that the fields in the northern and central parts of Thailand are very high potential. Basins are intermontain Tertiary
basins with relatively narrow and small but deep and high in heat flow. They were formed as series of pull-apart
basins of mainly N-S trending half-graben. Fang basin in the uppermost part of northern, operated by DED, is still
producing oil with production rate approximately 1,000 bbl/d.
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Figure: 4 Stratigraphic Profile of Central Plains
For area in the central, all basins are N-S trending half-graben formed during Tertiary age. The main reservoirs in the
area are Oligocene fluvio-lacustrine sandstone sealed and sourced by shale of similar age. Trap types are rollover
anticlines with tilted fault blocks. Increasing oil production rate from volcanic reservoirs found in Wichian Buri and Si
Thep oil field in Phetchabun basin have been operated by Pan Orient Energy (Thailand) Limited. CNPCHK discovered
Nong Sa oil prospect in L21/43 block adjacent to Bung Ya/Bung Muang oil field.
Meanwhile, MOECO was also successful drilling of the first exploration well named Arunothai-1 in L10/43 block
around Sukhothai depression area.
Five blocks in NorthCentral Plain have been awarded to oil companies during the 19th bidding round. Three blocks in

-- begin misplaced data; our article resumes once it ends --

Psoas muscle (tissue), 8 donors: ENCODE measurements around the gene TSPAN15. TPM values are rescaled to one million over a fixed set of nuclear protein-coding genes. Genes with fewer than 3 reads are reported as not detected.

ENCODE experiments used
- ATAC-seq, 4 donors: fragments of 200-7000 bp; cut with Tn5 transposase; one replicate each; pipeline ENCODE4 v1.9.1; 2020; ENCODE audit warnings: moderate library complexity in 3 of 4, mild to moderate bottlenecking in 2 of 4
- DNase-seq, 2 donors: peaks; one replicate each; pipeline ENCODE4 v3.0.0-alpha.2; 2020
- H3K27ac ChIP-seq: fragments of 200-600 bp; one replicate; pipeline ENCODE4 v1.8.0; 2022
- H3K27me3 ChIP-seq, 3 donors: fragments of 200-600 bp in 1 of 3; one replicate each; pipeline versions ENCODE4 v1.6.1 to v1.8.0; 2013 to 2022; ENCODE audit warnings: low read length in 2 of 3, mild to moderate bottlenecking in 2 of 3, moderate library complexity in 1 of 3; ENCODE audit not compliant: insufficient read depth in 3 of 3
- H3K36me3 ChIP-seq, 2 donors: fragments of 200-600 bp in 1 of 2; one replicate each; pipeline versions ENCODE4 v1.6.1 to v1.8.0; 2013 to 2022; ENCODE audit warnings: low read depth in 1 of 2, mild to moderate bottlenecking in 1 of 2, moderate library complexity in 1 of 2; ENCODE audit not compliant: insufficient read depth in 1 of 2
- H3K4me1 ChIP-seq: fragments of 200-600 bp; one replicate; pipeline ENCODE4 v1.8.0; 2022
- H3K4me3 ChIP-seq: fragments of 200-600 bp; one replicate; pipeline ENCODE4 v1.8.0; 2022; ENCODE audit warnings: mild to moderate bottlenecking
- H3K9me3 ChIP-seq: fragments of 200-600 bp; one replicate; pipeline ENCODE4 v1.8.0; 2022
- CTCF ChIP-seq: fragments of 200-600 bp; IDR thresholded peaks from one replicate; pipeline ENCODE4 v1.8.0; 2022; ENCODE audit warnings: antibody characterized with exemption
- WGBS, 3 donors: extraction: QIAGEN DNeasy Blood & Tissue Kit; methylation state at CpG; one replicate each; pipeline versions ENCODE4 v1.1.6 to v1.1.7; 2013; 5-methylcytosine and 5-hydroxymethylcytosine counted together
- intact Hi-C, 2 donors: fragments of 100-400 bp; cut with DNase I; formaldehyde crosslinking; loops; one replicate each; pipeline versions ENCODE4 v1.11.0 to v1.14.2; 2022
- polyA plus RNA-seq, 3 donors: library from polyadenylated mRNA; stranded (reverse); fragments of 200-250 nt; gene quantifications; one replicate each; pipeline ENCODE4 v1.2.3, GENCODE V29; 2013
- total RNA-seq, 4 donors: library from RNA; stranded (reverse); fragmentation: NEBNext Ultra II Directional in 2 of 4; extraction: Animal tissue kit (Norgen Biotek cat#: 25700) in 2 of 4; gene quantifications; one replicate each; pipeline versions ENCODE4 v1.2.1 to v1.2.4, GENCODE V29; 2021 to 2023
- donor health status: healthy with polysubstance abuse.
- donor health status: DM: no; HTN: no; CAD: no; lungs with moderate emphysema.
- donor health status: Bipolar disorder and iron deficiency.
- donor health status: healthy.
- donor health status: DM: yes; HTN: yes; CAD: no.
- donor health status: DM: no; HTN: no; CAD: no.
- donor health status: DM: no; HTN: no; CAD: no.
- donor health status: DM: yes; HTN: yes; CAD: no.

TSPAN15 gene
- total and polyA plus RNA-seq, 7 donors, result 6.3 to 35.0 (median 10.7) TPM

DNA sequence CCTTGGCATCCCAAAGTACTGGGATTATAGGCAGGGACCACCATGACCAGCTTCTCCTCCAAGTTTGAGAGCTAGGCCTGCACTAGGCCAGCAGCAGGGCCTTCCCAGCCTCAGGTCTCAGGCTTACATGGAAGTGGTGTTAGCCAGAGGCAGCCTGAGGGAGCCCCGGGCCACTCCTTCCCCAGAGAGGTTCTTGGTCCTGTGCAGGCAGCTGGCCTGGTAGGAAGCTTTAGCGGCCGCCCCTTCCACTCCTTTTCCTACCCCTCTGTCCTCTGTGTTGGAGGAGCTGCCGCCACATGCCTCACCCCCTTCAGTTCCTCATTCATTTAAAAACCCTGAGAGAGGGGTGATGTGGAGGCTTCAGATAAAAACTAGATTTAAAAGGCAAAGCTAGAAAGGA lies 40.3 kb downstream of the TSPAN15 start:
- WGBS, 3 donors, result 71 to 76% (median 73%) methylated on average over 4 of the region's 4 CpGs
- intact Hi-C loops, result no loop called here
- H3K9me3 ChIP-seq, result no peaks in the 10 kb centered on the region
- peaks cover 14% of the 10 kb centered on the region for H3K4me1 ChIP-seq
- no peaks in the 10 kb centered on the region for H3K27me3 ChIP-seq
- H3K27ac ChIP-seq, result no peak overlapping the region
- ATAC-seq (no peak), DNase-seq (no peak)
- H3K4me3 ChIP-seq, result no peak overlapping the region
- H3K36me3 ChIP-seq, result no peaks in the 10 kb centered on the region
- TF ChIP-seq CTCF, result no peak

the North covering Li, Pua and Nan basins are promoted to be interesting for 20th bidding round. These blocks are
needed to prove the petroleum potential regarding they have similar tectonic setting to other successful basins. More
seismic data is required to support the idea. In addition, new technology can help exploring new oil fields effectively.
Figure 5: Regional Basement Map and Top Basement TWT Structural Map in Sukhothai depression
Figure: 6: Seismic section of Western Sukhothai Depression.
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Figure 7: Stratigraphic and Schematic Cross-Section of Wichian Buri Sub-basin.
In the past 24 years, Pattani Tertiary basin is one of the main offshore basins producing Petroleum mainly gas with
condensate. Some areas produce oil e.g. Jasmine oil field in B5/27 block and Nang Nuan oil field in B6/27 block. The
carbonate reservoirs in Chumphon, a half-graben Tertiary basin, were discovered oil reservoir in leached/porous
zones of fault/fracture network at the top of karstification rocks overly Ratburi carbonate operated by PTTEP Siam
Limited with maximum testing rate of 9,702 BOPD.
Figure 8: Stratigraphy of Gulf of Thailand compared with North Malay Basin.
The production from the whole fields within the Gulf is currently reported for gas about 2,000 mmscf/d, condensate
120,000 bbl/d and oil 46,700 bbl/d. Several identified prospects around Nang Nuan field show promising potential
such as Hong Thong, Kra Tae, and Katiya, prospects.
We plan to attack our challenge in many marginal fields such as Bussabong area, a field that may not produce
enough net income to make its worth development. This suggests that technical or economical conditions should
have been changed and a field may become commercially in the future.
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Figure 9: Stratigraphy of Nang Nuan Oil Field.
Figure 10: Seismic along well path and well location of Nang Nuan B02, B-01ST.